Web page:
• Government agencies: keep an eye on agriculture and wildlife regulations to make sure everything’s in balance.
  • National parks, State forests, protected marine areas: ensuring everyone can enjoy nature while keeping it safe and wild.
  • Environmental protection agencies: enforce the rules that keep wildlife and nature thriving.
  • Conservation non-profits: save animals and their homes through research and habitat restoration.
  • Zoos, aquariums and wildlife parks: join a zoo crew as a zookeeper, educator, researcher or conservationist.
  • Conservation and ecotourism companies: lead wildlife tours, do field research and help conserve nature.
  • Veterinary clinics and hospitals: help sick animals at veterinary clinics and hospitals, whether as a vet, vet tech or part of an admin team.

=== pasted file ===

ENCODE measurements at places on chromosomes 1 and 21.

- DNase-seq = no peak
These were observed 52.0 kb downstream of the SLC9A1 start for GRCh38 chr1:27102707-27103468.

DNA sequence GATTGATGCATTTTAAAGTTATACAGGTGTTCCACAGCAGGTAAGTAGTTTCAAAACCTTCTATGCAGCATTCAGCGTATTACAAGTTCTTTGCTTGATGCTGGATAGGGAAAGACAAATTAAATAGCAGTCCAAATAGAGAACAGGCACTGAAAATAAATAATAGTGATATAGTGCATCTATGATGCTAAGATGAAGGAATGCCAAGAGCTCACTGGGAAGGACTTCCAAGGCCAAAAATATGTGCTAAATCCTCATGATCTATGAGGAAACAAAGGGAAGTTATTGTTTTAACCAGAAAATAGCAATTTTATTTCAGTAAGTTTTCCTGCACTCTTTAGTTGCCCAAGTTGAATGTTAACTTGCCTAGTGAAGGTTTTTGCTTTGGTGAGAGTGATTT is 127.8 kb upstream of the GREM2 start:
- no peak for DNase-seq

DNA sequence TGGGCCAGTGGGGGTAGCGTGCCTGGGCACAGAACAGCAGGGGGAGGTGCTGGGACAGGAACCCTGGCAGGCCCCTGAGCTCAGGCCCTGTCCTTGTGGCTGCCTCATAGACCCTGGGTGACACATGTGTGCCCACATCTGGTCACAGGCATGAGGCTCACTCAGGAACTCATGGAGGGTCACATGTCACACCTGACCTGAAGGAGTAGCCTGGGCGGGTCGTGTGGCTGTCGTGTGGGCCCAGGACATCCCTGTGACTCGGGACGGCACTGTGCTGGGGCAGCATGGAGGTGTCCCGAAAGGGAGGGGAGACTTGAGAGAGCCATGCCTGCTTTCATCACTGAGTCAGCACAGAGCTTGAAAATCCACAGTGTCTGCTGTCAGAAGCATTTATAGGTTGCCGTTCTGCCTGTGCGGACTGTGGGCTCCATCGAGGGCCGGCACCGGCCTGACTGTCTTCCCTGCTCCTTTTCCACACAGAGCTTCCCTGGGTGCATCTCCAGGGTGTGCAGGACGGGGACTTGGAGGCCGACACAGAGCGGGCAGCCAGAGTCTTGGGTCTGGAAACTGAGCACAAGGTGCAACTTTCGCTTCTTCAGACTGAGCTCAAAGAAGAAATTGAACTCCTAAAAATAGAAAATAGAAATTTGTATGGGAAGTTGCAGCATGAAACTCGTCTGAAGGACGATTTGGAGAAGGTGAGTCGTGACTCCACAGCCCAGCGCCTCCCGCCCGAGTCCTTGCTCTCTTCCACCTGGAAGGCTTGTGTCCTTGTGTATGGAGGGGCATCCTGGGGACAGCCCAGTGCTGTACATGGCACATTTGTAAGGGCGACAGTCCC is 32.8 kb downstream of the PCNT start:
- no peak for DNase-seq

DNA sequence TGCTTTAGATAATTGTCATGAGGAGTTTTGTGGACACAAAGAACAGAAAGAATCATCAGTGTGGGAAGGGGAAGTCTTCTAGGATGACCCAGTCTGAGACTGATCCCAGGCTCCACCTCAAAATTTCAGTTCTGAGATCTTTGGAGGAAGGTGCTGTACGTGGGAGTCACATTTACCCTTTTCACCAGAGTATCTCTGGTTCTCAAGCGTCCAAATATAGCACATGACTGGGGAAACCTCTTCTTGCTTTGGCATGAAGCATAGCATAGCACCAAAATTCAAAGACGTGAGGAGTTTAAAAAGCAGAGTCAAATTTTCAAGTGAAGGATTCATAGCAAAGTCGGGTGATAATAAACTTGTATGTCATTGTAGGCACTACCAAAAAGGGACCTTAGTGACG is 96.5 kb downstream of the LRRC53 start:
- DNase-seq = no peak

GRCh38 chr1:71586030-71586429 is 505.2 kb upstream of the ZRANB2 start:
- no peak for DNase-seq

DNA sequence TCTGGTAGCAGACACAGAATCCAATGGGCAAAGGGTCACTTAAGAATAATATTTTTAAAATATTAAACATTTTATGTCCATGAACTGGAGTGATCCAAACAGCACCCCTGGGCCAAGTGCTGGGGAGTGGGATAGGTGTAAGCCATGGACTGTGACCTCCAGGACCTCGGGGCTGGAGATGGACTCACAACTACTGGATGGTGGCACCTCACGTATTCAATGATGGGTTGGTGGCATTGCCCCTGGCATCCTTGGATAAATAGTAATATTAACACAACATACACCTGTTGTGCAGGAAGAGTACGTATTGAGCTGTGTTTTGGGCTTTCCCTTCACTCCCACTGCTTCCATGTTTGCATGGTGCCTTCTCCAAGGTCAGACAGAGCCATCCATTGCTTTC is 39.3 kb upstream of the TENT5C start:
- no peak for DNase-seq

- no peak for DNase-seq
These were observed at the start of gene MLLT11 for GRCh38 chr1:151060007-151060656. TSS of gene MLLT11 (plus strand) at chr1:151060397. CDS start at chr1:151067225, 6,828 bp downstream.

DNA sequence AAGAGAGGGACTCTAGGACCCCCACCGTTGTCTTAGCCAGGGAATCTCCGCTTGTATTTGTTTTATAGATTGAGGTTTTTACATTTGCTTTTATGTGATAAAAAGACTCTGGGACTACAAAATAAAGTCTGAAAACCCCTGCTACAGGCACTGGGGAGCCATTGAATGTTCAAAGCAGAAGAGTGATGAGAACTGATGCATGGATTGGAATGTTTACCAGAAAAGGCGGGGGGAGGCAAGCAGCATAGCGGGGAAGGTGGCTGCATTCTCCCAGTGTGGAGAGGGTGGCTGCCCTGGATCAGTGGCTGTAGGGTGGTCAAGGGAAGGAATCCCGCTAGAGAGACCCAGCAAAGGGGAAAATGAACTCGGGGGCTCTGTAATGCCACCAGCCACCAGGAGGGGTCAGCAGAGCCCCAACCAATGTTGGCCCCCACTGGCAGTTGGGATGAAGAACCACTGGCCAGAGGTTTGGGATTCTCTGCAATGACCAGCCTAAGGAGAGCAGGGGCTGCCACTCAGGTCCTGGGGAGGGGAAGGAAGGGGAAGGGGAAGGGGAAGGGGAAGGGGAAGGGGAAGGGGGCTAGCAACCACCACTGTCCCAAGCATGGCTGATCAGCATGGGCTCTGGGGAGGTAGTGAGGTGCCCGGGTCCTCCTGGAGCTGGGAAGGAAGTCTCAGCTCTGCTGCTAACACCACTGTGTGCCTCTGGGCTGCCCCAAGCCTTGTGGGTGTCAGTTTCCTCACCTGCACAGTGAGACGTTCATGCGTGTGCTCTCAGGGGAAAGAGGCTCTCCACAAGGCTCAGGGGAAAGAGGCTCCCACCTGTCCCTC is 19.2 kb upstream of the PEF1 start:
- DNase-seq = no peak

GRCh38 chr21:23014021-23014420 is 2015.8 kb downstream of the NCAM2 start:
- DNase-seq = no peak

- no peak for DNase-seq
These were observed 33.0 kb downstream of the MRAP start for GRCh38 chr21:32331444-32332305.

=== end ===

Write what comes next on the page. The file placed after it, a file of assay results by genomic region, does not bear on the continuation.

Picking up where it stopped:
• Farms and ranches: work taking care of livestock, managing operations or even breeding animals.
  • Research institutions: delve into animal research at universities, research institutes and government agencies, studying everything from animal behaviour to disease management.

Research is the area Charles Sturt alumna Lucy Watt decided was the right path for her career working with animals:

Lucy Watt

Start your career working with animals

At Charles Sturt, we’ve got a degree that will set you on your way – wherever you want to take your career with animals. Choose from: